Trade Analysis: Matt Holliday to St. Louis

It was only a matter of time. Holding onto pricey superstars in losing seasons isn’t a part of Oakland’s business model, and 2009 is no exception, as Billy Beane has found a team who he believes to be a proper suitor for Matt Holliday’s services.

Oakland trades Matt Holliday (OF) to St. Louis in exchange for Brett Wallace (3B, AAA), Clayton Mortensen (RHP, AAA), and Shane Peterson (OF, AA).

It’s no secret that the Cardinals needed a left fielder badly. Their production from the position thus far this season: .212/.294/.342. “Yikes” is the word that comes to mind. So they replace that “production” with a career .315/.385/.541 hitter, an improvement that will potentially add 3 or 4 wins (sabermetrically) to the Cardinals’ end of season record. It’s a good fit for Holliday, it’s a good fit for St. Louis, and it certainly makes the Cardinals the odds-on favorites to win the NL Central.

But did they give up too much to get him? Certainly Billy Beane has demonstrated the ability to acquire minor league players who become key contributors in the past, so anytime you see he’s acquired three prospects, it’s definitely worth a bit of investigation.

Wallace is a good start. Already in AAA at 22 years old, and in his second professional baseball season, Wallace has hit .306/.390/.466 in his minor league career, and you’d better believe that Beane focused in on that middle number when asking for Wallace in the Athletics’ return package. He may not become a genuine middle of the order power hitter, but he profiles to be a solid lineup contributor and on-base guy. The question with Wallace is where he’ll play: is his glove good enough for the hot corner, or will he be relegated to first base? If the latter was true, then Wallace certainly wouldn’t have worked out in St. Louis: some guy named Pujols is playing first for them at the moment. For Oakland, though, Wallace figures to be an asset regardless of position.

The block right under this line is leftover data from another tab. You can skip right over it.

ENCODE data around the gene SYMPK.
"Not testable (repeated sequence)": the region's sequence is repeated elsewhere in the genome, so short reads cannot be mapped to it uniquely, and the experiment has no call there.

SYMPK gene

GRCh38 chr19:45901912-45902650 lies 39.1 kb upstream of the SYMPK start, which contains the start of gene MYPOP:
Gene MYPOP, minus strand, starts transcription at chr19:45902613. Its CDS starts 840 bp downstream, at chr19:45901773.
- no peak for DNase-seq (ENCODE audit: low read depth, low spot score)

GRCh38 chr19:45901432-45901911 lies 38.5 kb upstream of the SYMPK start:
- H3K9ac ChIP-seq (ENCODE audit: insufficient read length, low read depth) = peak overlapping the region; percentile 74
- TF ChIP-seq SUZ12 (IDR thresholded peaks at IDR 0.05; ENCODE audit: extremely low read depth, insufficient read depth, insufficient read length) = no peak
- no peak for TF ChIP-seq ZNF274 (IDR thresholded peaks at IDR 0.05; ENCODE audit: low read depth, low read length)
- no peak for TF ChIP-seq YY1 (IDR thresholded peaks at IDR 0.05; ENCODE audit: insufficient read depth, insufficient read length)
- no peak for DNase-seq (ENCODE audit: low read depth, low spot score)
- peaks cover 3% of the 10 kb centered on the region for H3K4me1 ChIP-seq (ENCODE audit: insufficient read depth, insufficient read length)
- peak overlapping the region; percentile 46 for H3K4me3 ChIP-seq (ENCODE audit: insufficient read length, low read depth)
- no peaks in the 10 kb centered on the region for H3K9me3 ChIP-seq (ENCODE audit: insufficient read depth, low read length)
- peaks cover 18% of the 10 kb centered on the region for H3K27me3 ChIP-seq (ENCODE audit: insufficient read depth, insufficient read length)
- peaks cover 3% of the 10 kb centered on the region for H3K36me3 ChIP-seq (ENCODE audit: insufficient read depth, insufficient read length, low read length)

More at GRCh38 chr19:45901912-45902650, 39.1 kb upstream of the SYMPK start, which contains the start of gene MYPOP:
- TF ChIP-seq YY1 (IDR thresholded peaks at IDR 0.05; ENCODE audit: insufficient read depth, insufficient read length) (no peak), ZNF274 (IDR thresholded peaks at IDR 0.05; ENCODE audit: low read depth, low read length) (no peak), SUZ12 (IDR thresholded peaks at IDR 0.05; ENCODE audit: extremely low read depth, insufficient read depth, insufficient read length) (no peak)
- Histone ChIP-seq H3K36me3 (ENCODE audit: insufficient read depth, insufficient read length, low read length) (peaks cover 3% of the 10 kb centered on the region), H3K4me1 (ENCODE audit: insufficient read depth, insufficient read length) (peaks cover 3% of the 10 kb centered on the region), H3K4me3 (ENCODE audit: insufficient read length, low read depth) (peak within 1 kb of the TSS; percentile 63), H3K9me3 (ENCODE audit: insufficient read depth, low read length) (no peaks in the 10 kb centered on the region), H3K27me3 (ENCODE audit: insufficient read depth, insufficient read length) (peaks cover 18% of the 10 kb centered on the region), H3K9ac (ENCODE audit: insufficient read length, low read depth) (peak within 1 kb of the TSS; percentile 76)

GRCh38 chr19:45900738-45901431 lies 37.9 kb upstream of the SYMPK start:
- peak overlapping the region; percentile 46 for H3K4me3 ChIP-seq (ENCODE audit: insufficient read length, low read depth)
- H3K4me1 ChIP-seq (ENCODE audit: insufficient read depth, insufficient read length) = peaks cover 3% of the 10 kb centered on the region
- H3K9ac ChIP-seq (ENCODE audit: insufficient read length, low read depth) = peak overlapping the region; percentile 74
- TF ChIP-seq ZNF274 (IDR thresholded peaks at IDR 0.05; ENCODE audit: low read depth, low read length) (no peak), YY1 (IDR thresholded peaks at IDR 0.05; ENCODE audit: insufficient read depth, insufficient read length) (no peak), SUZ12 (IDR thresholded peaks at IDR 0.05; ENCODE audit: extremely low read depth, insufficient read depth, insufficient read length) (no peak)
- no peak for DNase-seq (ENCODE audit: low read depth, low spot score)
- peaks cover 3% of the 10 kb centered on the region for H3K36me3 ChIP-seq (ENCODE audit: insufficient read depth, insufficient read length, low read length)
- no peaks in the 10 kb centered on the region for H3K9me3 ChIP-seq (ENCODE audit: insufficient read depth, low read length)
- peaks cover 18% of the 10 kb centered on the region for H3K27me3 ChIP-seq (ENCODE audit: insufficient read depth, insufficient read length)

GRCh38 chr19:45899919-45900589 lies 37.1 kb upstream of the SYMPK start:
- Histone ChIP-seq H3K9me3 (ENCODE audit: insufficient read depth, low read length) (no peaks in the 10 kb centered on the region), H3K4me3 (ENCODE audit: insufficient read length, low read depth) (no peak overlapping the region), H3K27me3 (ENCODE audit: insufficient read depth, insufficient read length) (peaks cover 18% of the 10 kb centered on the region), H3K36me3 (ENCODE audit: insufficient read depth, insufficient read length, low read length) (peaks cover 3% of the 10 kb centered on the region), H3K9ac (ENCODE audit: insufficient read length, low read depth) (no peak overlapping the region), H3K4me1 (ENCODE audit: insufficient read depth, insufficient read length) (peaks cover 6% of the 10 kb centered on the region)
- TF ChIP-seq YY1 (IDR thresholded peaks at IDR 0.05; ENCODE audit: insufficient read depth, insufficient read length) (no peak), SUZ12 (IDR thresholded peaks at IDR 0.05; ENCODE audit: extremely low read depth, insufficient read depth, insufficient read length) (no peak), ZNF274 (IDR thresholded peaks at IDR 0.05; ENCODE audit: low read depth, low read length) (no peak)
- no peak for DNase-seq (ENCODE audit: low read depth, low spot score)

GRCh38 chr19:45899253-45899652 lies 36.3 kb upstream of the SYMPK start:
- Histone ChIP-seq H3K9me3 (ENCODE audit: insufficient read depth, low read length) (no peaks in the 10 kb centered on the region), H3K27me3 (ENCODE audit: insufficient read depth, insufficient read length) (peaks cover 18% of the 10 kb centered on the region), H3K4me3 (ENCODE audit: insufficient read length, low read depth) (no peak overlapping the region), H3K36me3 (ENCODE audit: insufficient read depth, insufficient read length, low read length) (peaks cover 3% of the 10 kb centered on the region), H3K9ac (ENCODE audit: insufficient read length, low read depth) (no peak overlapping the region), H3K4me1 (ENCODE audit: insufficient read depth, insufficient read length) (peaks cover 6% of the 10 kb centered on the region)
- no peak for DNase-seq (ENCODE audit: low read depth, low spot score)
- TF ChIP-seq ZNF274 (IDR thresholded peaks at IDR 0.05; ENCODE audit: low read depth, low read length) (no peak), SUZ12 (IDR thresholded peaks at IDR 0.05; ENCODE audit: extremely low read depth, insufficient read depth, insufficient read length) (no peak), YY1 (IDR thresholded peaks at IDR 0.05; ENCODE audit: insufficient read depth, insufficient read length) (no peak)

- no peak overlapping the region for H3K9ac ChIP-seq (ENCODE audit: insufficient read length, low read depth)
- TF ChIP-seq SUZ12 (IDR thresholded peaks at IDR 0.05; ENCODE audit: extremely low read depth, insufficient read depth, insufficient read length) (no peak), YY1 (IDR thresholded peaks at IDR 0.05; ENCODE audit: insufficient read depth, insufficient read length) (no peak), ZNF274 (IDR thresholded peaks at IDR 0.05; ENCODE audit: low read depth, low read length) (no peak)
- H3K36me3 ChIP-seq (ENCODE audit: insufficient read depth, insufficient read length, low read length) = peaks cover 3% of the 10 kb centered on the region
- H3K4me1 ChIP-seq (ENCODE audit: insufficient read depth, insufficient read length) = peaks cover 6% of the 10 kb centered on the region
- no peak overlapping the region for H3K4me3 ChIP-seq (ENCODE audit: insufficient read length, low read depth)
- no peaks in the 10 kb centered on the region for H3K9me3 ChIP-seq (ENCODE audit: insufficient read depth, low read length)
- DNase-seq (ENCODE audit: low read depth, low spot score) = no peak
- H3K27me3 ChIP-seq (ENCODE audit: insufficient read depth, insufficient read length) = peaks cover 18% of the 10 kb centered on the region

Mortensen, on the other hand, does have major league experience… three whole innings of it. Still a minor leaguer at 24, he’s not a particularly exciting prospect: he sports a career minor league ERA of 4.31, with a good strikeout rate but mediocre walk rate. He’s likely to be a fifth starter for the A’s, as he’s started all but three of the professional games he’s appeared in.

That brings us to Peterson, a 21 year old outfielder in his second professional season. Peterson’s hit .284/.338/.405 in a brief stint so far at AA; for his career, his rates are a not-too-shabby .294/.377/.418. Again, that on-base percentage is certainly the number Beane looked at, and suggests a potential solid but unspectacular big league career.

Overall, I’d label the return Oakland got for Holliday as “decent”: they got a couple players who could be solid regulars, particularly Brett Wallace, as well as a pitcher who will likely be a back-end starter or long reliever. While it may not sound like much given Holliday’s history, keep in mind that Holliday’s production this season has been merely good, not great, and that if the A’s found a way to get two (or maybe even three) solid players in return for one, then they didn’t do all that badly.


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